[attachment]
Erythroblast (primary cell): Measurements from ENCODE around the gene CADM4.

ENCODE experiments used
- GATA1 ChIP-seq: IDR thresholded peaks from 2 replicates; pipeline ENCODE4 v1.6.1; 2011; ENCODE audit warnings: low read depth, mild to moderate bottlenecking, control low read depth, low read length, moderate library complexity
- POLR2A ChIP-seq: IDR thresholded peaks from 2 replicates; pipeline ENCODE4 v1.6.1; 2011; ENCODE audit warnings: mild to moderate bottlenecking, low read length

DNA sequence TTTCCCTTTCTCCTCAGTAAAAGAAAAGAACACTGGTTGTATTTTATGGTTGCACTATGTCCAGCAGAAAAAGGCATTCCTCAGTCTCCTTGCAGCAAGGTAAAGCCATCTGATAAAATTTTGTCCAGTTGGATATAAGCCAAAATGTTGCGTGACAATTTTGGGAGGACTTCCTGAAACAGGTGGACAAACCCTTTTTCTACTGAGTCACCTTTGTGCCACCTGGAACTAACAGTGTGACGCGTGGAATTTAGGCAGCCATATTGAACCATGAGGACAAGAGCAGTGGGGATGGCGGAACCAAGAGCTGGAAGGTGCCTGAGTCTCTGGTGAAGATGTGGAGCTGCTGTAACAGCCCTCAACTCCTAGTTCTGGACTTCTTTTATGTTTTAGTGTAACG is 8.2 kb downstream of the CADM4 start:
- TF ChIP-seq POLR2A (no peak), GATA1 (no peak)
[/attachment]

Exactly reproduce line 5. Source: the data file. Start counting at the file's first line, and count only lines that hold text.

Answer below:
DNA sequence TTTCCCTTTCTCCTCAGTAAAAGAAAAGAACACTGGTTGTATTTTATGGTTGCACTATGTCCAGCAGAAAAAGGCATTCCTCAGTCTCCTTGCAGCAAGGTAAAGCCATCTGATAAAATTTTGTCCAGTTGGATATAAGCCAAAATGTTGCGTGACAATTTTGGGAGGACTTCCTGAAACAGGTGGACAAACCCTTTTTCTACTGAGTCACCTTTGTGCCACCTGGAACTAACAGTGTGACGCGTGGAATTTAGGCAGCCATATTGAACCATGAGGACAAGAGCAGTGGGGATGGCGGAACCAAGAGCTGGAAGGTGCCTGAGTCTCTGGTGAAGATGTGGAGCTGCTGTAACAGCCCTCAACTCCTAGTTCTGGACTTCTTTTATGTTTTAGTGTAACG is 8.2 kb downstream of the CADM4 start: